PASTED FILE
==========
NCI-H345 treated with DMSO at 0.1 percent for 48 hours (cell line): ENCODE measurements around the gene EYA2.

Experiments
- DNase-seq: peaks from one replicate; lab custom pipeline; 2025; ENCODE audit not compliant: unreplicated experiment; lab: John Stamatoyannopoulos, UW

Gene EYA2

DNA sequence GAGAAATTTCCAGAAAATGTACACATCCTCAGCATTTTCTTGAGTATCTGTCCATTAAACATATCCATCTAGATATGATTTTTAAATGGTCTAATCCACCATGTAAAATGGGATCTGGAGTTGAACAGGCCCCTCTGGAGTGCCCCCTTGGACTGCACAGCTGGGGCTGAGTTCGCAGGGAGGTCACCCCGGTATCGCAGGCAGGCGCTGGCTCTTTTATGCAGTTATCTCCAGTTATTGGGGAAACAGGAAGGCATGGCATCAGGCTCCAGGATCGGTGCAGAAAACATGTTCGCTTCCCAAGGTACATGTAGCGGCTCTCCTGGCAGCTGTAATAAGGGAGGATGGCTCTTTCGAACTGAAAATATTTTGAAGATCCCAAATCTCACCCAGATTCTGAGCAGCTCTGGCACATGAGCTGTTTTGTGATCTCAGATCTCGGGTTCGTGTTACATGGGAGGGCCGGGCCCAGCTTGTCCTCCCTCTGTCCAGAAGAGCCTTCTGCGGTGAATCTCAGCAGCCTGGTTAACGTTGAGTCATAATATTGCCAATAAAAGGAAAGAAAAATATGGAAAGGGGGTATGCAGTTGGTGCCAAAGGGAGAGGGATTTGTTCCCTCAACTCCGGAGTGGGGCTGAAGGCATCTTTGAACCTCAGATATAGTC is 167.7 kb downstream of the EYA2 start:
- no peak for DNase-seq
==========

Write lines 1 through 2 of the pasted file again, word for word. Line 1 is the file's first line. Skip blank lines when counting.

NCI-H345 treated with DMSO at 0.1 percent for 48 hours (cell line): ENCODE measurements around the gene EYA2.

Experiments